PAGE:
Tracking Spatial and Temporal Habitat Changes for an Endangered Rodent

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The New Mexico meadow jumping mouse (Zapus hudsonius luteus), which was listed as endangered in 2014, historically ranged throughout the Middle Rio Grande River Valley in New Mexico and along perennial high-elevation streams in New Mexico, southern Colorado, and eastern Arizona. After years of drought, river modifications, and changes to habitat, many previously occupied jumping mouse populations are believed to be extirpated. Currently, Bosque del Apache National Wildlife Refuge in southern New Mexico hosts the only confirmed population of the jumping mouse remaining within the Middle Rio Grande River Valley.

The jumping mouse is dependent on early successional wetland habitat for the food and shelter it needs to survive and reproduce. To create this habitat, the refuge periodically generates disturbances that mimic the historical ones that maintained this early successional habitat, and carefully allocates its limited water supply to maintain soil moisture at necessary levels.

 To track the success of habitat management actions, researchers paired field surveys of jumping mouse habitat conditions with remote sensing imagery (Sentinel-2) to create maps of suitable habitat over time. Because conditions in an area can change rapidly within a growing season, three maps were created for each growing season.  Researchers used random forest models to predict categories of habitat quality (non-habitat, medium-quality, or high-quality) based on multiple predictor variables.   Field survey data (vegetation structure, composition, and soil moisture) from approximately 1,500 surveys per year were matched to the Sentinel imagery layer with the closest date. Remote sensing data included 13 indices of vegetation condition calculated from the Sentinel-2 imagery. Furthermore, 2011 lidar-derived data (vegetation height, aspect, and slope) were also used as predictor variables. Random forest models generally explained habitat conditions well as quantified by the Area Under Curve (AUC) metric, which ranged between 0.94 to 1.00, depending on the model. AUC values range between 0 and 1, with values of 0 not predictive and values of 1 perfectly predictive of class type. These results will be used to evaluate the effectiveness of management actions and track progress toward meeting habitat goals.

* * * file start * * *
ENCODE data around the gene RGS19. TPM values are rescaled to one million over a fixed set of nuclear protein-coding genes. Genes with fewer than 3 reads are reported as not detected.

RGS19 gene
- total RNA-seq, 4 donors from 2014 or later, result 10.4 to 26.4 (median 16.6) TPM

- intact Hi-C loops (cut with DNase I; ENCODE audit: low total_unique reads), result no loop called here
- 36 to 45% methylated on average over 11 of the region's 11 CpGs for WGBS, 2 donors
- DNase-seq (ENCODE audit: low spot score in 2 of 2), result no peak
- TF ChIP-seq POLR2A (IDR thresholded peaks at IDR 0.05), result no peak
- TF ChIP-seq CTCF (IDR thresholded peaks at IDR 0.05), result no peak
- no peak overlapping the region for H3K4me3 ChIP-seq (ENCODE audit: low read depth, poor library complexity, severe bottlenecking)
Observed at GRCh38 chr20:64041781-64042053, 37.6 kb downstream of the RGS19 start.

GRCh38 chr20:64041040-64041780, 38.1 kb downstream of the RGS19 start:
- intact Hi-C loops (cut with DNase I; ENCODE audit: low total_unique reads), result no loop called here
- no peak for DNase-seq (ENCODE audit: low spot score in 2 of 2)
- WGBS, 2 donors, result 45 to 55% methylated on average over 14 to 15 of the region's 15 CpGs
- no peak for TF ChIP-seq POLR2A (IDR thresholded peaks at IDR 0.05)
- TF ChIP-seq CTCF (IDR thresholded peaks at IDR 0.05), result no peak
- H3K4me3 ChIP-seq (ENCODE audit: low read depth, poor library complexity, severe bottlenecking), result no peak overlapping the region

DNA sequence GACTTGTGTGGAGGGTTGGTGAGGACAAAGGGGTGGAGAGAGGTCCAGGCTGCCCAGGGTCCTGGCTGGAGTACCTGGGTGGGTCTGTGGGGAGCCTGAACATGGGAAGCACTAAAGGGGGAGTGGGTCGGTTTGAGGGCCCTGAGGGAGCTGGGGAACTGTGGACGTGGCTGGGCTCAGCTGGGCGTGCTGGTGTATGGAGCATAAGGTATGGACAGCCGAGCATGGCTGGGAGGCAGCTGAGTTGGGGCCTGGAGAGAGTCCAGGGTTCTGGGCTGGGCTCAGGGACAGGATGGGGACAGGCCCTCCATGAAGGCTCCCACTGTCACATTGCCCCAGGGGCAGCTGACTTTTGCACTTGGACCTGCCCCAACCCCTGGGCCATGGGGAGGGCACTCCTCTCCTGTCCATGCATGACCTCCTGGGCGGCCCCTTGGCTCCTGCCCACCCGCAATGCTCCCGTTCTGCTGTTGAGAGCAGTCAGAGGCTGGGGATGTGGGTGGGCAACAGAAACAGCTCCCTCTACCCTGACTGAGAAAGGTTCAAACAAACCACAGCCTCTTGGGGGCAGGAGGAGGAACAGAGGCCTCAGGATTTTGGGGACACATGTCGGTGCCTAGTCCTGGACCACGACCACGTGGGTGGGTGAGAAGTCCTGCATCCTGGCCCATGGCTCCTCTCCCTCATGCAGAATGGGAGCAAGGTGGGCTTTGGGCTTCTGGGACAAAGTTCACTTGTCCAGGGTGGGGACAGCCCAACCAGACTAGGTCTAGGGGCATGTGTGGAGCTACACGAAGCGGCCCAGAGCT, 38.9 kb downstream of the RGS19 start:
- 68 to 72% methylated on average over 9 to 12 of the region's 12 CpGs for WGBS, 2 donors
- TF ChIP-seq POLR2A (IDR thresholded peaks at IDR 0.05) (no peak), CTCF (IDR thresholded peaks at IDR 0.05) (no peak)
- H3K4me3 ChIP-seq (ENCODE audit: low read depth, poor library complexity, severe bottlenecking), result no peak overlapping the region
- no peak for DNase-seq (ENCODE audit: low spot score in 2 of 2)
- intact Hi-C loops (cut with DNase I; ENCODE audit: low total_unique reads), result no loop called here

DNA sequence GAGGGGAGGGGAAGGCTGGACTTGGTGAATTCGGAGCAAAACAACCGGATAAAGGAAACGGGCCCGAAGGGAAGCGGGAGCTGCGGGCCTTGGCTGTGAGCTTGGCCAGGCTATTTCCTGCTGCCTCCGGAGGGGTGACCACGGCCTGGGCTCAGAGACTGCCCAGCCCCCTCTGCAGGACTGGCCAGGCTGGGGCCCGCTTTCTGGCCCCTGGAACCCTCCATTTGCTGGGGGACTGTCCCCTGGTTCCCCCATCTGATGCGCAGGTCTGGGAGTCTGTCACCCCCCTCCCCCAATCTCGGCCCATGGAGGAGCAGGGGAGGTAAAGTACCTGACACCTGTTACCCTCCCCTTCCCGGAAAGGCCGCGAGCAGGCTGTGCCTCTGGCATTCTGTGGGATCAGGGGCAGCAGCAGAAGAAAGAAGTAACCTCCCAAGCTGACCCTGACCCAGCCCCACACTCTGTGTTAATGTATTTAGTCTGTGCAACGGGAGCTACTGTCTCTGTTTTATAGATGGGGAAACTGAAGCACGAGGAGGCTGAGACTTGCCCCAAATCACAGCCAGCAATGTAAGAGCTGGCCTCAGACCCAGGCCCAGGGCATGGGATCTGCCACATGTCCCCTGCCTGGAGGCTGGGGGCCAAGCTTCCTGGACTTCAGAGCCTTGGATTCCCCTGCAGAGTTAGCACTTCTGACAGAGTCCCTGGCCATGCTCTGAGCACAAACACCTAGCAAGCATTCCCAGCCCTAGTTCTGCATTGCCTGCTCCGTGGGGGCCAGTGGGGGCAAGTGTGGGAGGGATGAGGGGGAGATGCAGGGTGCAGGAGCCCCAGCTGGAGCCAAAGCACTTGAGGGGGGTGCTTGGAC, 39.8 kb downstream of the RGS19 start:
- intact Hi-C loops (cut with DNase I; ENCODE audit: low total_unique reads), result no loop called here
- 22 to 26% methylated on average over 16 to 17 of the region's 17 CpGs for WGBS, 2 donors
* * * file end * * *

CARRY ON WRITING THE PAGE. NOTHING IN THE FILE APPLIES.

Extent of jumping mouse foraging habitat modeled using satellite and lidar data in a Random Forest classifier during 2018, 2019, and 2020 at Bosque del Apache National Wildlife Refuge, New Mexico. Early, Mid, and Late refer to the time periods when habitat was assessed. Early habitat: June to July, Mid: July to Aug, Late: September to October.


Author Name
Sarah Lehnen
Author Email